Third quarter was a small hurdle for the retail market, as fluctuations saw absorption trend down and rental rates drop. Despite these contractions, construction employment is up and consumer confidence is growing, according to the Conference Board. Retail sales across the nation showed signs of growth, according to the Department of Commerce. There was a 1.2% advance in consumer demand in August; the growth was noticed in 12 of the 13 retail sectors. Furthermore, on a national scale the outlook for manufacturing job growth and the increase in expendable income should boost the demand for retail products and space alike. Retailers will need to continue to compete with the online market, which, according to Forrester Research, will bring an estimated $327 billion in sales throughout the US by 2016, by enhancing the shopping experience. For consumers, the act of shopping is now more about the social interaction and ambiance of a store or mall, rather than the product options that that cannot compete with an online resource.
Absorption for the third quarter retail market stands at 137,091 SF. This marks the third consecutive quarter that absorption has decreased for retail space. Metro Phoenix’s absorption level is down nearly 35% from the previous quarter. The Scottsdale submarket followed that trend by displaying a reversal from last quarter, as absorption was (43,444) SF compared to second quarter’s 210,000 SF. Third quarter’s best performing submarket was the East Valley, where space absorbed was recorded at 112,878 SF. The commercial real estate industry has noticed the impacts of efficient technology such as smart phones and tablet PCs, all encouraging a reduction in square footage and employees.
The top lease transactions during this quarter include the 34,162 SF community center lease signed by Planet Fitness at 7333 W Thomas Rd in Phoenix, the 28,000 SF community center lease signed by Goodwill at 1546 E Southern Ave in Tempe, and the 18,646 SF community center at 1346 W Southern Ave in Mesa signed by K-MOMO, an urban lifestyle clothing retailer. On average, rental rates continued to trend down, averaging at $14.49 for the third quarter.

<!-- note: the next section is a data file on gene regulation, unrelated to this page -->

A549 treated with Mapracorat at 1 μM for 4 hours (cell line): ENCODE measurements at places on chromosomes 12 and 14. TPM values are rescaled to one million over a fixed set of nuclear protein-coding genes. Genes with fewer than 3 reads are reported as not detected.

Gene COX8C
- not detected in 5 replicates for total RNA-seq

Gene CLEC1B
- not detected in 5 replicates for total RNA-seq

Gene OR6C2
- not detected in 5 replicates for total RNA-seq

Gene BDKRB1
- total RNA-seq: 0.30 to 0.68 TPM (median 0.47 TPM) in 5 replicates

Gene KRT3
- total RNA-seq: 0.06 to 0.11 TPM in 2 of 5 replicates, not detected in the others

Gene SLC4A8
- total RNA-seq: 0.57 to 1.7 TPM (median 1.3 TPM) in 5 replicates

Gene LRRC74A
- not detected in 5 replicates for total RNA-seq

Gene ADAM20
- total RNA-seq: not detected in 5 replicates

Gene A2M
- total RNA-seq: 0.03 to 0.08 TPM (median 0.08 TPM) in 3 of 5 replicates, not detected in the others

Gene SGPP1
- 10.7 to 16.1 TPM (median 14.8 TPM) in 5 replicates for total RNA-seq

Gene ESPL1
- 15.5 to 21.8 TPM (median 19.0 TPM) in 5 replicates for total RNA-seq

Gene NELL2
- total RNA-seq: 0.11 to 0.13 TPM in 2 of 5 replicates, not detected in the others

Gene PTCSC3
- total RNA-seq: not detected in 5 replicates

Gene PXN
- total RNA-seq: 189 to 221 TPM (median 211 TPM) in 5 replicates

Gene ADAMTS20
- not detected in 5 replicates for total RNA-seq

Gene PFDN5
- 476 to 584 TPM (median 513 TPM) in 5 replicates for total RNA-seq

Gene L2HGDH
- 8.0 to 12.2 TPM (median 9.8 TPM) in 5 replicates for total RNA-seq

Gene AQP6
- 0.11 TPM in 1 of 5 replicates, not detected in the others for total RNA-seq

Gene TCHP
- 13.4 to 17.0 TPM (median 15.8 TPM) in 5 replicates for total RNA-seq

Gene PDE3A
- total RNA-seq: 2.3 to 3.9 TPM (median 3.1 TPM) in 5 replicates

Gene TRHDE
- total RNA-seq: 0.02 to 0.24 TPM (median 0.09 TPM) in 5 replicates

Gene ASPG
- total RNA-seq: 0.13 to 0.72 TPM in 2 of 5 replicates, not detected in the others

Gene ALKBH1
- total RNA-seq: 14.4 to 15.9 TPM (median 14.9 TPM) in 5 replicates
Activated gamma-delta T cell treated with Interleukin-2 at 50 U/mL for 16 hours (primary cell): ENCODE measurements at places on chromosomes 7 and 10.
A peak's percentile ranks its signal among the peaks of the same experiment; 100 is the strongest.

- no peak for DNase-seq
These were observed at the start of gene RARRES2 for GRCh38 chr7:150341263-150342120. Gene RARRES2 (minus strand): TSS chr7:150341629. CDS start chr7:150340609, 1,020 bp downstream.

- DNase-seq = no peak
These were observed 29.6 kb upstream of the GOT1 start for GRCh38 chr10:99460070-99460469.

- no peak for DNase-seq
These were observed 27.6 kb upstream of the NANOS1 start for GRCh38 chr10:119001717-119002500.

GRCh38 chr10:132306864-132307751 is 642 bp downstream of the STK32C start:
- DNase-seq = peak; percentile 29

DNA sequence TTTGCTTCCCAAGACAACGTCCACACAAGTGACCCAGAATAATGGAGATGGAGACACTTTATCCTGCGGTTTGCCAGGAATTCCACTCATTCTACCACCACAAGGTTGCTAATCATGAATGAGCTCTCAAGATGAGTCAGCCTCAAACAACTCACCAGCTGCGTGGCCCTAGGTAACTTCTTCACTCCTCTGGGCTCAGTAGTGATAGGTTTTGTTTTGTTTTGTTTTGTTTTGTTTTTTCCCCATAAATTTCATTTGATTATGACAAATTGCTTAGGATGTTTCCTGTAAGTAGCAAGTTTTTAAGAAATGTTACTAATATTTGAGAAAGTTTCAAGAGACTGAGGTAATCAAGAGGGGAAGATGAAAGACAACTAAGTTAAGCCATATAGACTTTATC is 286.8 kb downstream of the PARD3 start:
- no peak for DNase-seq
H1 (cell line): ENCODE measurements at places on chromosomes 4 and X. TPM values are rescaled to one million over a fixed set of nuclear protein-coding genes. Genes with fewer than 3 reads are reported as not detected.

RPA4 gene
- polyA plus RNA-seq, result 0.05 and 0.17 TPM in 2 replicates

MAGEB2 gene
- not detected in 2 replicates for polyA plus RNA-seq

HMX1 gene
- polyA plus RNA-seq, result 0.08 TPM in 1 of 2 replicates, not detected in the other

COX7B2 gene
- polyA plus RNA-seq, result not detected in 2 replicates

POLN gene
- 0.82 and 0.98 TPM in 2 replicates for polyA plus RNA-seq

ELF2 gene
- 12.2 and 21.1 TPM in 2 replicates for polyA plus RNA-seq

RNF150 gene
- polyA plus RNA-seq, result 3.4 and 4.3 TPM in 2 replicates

The Phoenix retail vacancy rate found no room for movement, and posted the same level of 12.1% as the previous quarter. By submarket, the Phoenix Airport area had the best recorded change in vacancy, declining from 13.5% to 9.0%. The lowest vacancy rate was observed in the Northwest Valley submarket which includes Surprise, North Peoria, and Anthem at 8.4%. Historical vacancy and average rental rates are both trending down and converging. Nevertheless, as vacancy rates continue to decline, and approach the historical 7% level, landlords should find more room to cease concessions and raise rental rates. Occupancy percentages have trended up since third quarter of last year, posting a rate of 87.7%
Construction activity on retail properties dropped during the third quarter. Third quarter recorded 192,484 SF of space under construction. Delivered space declined to 94,940 SF, a 42% decrease, while construction starts fell 84% to 55,000 SF. In September of 2012, the Producer Price index for inputs to construction, a weighted average of the cost of all materials used in construction plus items consumed by contractors such as diesel fuel, increased .9% in both September and August. Even with the onset of heightened costs, throughout the past year the addition of construction jobs put Metro Phoenix at the top of “new construction jobs” list, according to Associated General Contractors. As noted last quarter, it will take a considerable amount of time, or a huge spark in consumer confidence, to overcome the indecisiveness and market fluctuations throughout the US.
Nationwide, retail properties valued over $2.5 million had a total sales volume of $9 billion for the third quarter, down from the previous quarter’s $12.1 billion. Also on a national scale, capitalization rates for retail properties had little to no movement, averaging 7.15%. In Phoenix, cap rates trended down to 7.96%, recording a 2.7% decline. Year to date leveraged buyouts of US retail companies realized a significant allocation of capital, standing at $7.66 billion. This level is up from the $4.45 billion recorded throughout 2011. Investors will look to high quality retailers who can weather a recession, and are still finding pricing discounts, according to National Real Estate Investor.